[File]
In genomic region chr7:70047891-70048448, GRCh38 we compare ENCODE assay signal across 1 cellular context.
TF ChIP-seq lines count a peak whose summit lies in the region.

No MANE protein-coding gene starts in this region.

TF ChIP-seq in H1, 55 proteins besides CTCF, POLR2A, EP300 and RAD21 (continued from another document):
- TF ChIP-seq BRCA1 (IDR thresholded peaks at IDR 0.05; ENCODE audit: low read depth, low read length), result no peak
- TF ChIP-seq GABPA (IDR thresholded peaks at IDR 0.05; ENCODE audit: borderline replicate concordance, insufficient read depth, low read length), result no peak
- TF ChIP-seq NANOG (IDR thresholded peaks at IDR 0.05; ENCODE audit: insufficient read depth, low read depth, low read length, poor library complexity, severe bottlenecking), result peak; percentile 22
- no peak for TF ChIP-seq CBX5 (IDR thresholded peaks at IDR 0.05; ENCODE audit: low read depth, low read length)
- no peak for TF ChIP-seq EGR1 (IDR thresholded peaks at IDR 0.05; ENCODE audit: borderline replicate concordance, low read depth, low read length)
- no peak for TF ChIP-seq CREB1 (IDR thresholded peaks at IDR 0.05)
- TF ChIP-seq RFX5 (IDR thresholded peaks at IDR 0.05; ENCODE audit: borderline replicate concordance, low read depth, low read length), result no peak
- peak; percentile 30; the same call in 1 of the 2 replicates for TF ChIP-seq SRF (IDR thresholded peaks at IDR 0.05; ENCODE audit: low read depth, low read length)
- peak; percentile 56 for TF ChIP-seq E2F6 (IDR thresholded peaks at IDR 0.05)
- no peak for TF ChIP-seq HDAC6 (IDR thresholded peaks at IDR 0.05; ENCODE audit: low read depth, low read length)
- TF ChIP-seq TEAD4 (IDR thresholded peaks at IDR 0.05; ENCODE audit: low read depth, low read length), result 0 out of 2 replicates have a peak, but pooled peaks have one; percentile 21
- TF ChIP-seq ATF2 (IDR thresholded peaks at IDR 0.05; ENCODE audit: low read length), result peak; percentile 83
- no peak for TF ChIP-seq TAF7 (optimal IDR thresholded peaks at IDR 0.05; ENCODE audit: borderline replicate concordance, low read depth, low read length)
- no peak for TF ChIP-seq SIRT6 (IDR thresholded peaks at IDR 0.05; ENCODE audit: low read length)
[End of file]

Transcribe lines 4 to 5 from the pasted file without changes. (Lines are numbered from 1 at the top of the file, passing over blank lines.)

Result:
TF ChIP-seq in H1, 55 proteins besides CTCF, POLR2A, EP300 and RAD21 (continued from another document):
- TF ChIP-seq BRCA1 (IDR thresholded peaks at IDR 0.05; ENCODE audit: low read depth, low read length), result no peak